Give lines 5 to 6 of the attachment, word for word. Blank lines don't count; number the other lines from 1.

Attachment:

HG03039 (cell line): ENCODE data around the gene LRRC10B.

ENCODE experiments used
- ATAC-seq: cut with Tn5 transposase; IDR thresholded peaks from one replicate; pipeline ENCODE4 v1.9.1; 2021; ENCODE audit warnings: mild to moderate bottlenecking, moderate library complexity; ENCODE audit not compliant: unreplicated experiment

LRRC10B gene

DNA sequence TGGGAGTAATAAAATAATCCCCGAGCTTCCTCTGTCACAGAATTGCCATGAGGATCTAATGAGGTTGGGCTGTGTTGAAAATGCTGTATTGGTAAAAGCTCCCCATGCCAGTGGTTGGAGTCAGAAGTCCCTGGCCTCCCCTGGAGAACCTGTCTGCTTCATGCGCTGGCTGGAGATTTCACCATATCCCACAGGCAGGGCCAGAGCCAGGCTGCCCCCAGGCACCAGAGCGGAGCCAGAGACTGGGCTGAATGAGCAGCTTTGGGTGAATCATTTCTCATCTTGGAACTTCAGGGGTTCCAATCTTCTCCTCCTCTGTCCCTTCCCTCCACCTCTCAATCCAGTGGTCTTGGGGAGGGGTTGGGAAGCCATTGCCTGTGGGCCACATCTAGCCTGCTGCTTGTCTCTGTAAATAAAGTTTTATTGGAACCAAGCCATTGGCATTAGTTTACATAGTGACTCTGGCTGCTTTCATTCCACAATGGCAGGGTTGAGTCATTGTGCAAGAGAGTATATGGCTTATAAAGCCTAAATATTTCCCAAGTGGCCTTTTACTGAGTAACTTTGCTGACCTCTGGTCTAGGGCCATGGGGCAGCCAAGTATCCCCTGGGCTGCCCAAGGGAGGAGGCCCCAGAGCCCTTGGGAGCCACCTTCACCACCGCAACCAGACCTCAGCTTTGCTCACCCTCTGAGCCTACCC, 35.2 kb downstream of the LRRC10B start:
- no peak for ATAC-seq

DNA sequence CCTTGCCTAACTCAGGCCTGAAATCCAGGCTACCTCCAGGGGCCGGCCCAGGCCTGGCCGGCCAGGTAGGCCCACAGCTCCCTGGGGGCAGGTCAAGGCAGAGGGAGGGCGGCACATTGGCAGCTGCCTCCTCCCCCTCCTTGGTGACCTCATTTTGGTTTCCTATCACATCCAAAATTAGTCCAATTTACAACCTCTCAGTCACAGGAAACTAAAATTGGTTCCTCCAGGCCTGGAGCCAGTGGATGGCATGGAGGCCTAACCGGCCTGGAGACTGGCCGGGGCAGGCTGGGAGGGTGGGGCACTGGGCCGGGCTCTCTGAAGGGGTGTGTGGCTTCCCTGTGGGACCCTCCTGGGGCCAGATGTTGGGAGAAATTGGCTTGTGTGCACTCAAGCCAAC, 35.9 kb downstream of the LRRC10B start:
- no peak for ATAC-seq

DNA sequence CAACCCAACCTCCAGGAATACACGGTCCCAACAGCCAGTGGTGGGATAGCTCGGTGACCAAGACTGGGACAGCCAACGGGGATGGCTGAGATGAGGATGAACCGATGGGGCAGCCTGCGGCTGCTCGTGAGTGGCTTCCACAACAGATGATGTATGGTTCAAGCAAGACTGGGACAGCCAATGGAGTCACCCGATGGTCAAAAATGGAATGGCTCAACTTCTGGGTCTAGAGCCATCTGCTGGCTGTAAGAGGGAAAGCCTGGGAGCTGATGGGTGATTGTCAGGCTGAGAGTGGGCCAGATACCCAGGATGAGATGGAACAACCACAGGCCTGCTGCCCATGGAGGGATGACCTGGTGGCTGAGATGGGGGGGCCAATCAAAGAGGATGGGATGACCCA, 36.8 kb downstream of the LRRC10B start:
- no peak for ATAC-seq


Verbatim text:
DNA sequence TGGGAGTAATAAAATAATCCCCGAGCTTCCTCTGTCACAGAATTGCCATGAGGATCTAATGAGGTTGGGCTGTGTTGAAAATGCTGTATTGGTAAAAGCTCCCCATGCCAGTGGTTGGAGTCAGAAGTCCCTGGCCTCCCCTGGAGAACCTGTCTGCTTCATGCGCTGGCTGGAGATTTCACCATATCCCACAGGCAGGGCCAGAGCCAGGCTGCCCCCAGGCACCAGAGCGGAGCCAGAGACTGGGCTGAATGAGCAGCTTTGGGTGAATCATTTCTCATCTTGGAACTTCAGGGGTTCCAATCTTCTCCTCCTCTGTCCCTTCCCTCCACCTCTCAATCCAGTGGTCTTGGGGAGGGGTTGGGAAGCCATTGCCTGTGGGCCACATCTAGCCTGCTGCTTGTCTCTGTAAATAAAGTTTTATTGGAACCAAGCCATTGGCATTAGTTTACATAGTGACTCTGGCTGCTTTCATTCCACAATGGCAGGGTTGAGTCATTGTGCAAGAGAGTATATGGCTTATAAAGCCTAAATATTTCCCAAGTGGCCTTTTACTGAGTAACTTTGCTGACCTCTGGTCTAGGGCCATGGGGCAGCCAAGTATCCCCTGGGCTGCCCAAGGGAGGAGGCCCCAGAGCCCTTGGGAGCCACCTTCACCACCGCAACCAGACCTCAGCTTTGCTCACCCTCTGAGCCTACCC, 35.2 kb downstream of the LRRC10B start:
- no peak for ATAC-seq